THE HISTORY OF JUNETEENTH
Dr. Charles Taylor, author
WHAT IS JUNETEENTH?
Juneteenth or June 19, 1865, is considered the date when the last slaves in America were freed. Although the rumors of freedom were widespread prior to this, actual emancipation did not come until General Gordon Granger rode into Galveston, Texas and issued General Order No. 3, on June 19, almost two and a half years after President Abraham Lincoln signed the Emancipation Proclamation.

BUT DIDN'T THE EMANCIPATION
PROCLAMATION FREE THE ENSLAVED?
President Lincoln issued the Emancipation Proclamation on September 22, 1862, notifying the states in rebellion against the Union that if they did not cease their rebellion and return to the Union by January 1, 1863, he would declare their slaves forever free. Neeedless to say, the proclamation was ignored by those states that seceded from the Union. Futhermore, the proclamation did not apply to those slave-holding states that did not rebel against the Union. As a result about 8000,000 slaves were unaffected by the provisions of the proclamation. It would take a civil war to enforce the Emancipation Proclamation and the 13th Amendment to the U.S. Constitution to formally outlaw slavery in the United States.

WHEN IS JUNETEENTH CELEBRATED?
Annually, on June 19, in more than 200 cities in the United States. Texas (and Oklahoma) is the only state that has made Juneteenth a legal holiday. Some cities sponsor week-long celebrations, culminating on June 19, while others hold shorter celebrations.

WHY IS JUNETEENTH CELEBRATED?
It symbolizes the end of slavery. Juneteenth has come to symbolize for many African-Americans what the fourth of July symbolizes for all Americans -- freedom. It serves as a historical milestone reminding Amricans of the triumph of the human spirit over the cruelty of slavery. It honors those African-Americans ancestors who survived the inhumane institution of bondage, as well as demonstrating pride in the marvelous legacy of resistance and perserverance they left us.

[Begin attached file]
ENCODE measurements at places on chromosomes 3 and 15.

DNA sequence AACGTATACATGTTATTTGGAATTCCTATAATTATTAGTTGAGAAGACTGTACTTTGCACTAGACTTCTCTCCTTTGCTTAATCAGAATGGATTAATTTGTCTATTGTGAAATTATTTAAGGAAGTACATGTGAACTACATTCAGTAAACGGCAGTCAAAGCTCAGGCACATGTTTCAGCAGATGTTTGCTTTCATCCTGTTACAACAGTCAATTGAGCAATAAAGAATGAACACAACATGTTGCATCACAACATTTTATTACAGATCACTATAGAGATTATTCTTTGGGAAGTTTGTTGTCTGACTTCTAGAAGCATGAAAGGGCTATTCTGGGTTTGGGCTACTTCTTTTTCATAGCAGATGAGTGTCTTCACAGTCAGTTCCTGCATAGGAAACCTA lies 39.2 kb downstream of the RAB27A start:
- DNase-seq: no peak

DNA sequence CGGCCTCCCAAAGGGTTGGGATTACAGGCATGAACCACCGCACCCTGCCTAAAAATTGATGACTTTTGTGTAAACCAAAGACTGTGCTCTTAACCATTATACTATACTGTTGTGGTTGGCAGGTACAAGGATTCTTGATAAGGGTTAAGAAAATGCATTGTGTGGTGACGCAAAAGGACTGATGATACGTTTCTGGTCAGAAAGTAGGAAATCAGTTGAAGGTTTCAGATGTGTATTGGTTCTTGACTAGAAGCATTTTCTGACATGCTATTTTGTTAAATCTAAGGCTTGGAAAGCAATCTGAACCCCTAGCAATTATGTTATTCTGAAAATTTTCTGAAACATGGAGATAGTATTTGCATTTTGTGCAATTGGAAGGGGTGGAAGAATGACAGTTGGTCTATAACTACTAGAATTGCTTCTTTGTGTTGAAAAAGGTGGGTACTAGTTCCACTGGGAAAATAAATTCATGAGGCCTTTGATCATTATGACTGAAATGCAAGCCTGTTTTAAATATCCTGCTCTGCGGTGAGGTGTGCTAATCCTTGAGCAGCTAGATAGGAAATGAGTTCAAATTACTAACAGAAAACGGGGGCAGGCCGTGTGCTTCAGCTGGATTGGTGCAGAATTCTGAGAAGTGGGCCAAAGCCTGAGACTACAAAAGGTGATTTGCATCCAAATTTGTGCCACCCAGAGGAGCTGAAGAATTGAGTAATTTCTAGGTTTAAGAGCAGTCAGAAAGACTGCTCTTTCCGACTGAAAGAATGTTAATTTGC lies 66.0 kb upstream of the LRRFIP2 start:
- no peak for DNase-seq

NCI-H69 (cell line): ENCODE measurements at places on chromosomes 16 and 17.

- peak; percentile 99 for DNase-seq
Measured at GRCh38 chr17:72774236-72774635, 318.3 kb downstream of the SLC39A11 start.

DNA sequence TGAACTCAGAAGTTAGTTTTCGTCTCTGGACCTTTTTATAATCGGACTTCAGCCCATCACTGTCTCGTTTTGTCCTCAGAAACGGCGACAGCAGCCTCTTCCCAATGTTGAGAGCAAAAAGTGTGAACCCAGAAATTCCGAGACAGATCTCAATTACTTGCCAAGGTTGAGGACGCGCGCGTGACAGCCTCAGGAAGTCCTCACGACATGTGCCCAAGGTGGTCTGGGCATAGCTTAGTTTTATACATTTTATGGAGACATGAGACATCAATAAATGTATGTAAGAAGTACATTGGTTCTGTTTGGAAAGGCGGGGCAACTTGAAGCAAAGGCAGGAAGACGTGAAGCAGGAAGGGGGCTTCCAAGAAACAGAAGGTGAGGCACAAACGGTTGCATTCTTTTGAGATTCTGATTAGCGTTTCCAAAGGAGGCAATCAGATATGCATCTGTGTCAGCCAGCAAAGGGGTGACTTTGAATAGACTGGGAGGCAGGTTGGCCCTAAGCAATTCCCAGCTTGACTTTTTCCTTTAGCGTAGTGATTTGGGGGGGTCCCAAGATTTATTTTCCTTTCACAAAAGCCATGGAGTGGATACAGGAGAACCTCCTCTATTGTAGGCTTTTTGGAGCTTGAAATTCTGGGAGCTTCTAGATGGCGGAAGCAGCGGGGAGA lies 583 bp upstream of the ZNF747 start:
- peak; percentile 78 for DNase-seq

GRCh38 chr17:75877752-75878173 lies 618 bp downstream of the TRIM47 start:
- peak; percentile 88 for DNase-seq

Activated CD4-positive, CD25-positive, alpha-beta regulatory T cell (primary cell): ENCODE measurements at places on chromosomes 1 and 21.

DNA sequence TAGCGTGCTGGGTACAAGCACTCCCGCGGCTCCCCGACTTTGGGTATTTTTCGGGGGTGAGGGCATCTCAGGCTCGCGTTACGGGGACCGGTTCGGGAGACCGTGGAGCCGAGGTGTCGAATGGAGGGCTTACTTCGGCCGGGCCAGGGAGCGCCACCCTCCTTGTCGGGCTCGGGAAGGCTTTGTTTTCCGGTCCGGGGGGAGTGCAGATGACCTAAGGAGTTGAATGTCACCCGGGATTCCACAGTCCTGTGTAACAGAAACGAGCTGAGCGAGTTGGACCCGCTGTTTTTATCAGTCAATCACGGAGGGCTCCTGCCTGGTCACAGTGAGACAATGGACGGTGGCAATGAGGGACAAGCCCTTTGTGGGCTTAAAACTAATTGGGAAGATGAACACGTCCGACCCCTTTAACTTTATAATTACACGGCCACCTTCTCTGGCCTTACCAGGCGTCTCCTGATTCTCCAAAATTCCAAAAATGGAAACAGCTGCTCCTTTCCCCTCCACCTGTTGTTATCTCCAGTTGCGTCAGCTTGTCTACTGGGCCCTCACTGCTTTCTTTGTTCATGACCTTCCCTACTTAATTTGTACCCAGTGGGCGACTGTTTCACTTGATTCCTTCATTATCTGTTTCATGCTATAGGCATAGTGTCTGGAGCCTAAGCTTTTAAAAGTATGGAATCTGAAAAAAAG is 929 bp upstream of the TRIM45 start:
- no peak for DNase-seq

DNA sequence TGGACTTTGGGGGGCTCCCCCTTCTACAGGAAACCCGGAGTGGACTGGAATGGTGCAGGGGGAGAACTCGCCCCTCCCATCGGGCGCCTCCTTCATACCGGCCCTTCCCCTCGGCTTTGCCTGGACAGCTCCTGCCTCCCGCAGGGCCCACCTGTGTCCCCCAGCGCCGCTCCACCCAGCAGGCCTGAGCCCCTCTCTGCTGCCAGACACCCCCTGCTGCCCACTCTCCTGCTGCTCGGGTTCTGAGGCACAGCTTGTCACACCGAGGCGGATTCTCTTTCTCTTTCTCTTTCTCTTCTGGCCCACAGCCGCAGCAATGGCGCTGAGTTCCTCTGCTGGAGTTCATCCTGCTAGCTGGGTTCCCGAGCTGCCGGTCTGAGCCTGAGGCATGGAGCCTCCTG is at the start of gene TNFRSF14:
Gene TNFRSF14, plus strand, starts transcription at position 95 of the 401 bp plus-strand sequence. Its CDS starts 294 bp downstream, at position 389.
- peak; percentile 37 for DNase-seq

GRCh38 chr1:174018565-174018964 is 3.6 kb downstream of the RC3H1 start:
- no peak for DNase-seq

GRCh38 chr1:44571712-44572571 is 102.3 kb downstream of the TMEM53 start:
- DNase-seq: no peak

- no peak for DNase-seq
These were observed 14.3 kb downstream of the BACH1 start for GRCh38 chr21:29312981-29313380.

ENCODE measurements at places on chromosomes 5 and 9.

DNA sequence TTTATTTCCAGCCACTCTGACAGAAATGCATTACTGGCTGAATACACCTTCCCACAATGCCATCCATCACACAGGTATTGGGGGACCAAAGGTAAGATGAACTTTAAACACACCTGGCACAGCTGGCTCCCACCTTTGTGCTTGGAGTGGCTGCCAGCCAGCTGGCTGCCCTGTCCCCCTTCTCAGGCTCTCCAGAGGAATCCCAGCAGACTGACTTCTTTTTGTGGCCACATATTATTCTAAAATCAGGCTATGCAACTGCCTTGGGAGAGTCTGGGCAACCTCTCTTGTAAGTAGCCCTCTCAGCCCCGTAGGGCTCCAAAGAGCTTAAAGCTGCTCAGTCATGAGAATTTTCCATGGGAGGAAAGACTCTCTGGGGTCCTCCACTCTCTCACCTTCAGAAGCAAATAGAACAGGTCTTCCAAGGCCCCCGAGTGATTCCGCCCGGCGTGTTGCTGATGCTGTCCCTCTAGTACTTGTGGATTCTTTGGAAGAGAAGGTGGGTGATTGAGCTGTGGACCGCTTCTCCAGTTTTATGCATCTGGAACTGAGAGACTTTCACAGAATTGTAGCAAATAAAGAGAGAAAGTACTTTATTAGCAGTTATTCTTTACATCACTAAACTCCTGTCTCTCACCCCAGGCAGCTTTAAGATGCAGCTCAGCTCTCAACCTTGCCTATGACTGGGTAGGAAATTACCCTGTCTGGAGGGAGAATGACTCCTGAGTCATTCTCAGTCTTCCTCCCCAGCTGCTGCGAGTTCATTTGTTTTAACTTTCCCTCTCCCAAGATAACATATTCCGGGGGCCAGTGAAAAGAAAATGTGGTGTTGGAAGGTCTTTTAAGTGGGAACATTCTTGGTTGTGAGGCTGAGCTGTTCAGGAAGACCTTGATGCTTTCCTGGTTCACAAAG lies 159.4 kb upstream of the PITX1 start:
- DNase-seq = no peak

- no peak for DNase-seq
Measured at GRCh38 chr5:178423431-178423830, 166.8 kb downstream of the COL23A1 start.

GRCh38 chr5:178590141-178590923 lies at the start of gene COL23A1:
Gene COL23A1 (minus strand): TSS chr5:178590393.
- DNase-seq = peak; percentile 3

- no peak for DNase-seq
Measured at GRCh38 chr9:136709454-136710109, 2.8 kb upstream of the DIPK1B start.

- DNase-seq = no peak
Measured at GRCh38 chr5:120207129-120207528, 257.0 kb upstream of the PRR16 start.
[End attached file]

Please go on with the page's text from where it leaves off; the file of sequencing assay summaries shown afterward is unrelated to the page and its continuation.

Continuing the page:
WHY NOT JUST CELEBRATE THE FOURTH 
OF JULY LIKE OTHER AMERICANS?
Blacks do celebrate the Fourth of July in honor of American Independence Day, but history reminds us that blacks were still enslaved when the United States obtained its independence.

WHY WERE SLAVES IN TEXAS THE LAST 
TO KNOW THAT THEY WERE FREE?
During the Civil War, Texas did not experience any significant invasion by Union forces. Although the Union army made several attempts to invade Texas, they were thwarted by Confererate troops. As a result, slavery in Texas continued to thrive. In fact, because slavery in Texas experienced such a minor interruption in its operation, many slave owners from other slave-holding states brought their slaves to Texas to wait out the war. News of the emancipation was suppressed due to the overwhelming influence of the slave owners.
 

WHY WE CELEBRATE

J -- Juneteenth represents the joy of freedom--the chance for a new beginning.

U -- Unless we expose the truth about the African-American slave experience, Americans won't be truly free.

N -- Never must we forget our ancestors' endurance of one of the worst slave experiences in human history.

E -- Every American has benefitted from the wealth blacks created through over 200 years of free labor and Juneteenth allows us to acknowledge that debt.

T -- To encourage every former slave-holding state to follow Texas' (and Oklahoma's) example and make Juneteenth a state holiday.

E -- Everyday in america, blacks are reminded of the legacy of slavery. Juneteenth counters that by reminding us of the promise of deliverance.

E -- Even on the journey to discover who we are, Juneteenth allows us to reflect on where we've been, where we're at and where we're going as a people.

N -- Never give up hope is the legacy our enslaved ancestors left. It was this legacy that produced black heroism in the Civil War and helped launch the modern civil rights era. It is this legacy we celebrate.

T -- To proclaim for all the world to hear, that human rights must never again become subservient to property rights.

H -- History books have only told a small part of the story; Juneteenth gives us a chance to set the record straight.

FREEDOM IS ALWAYS WORTH CELEBRATING!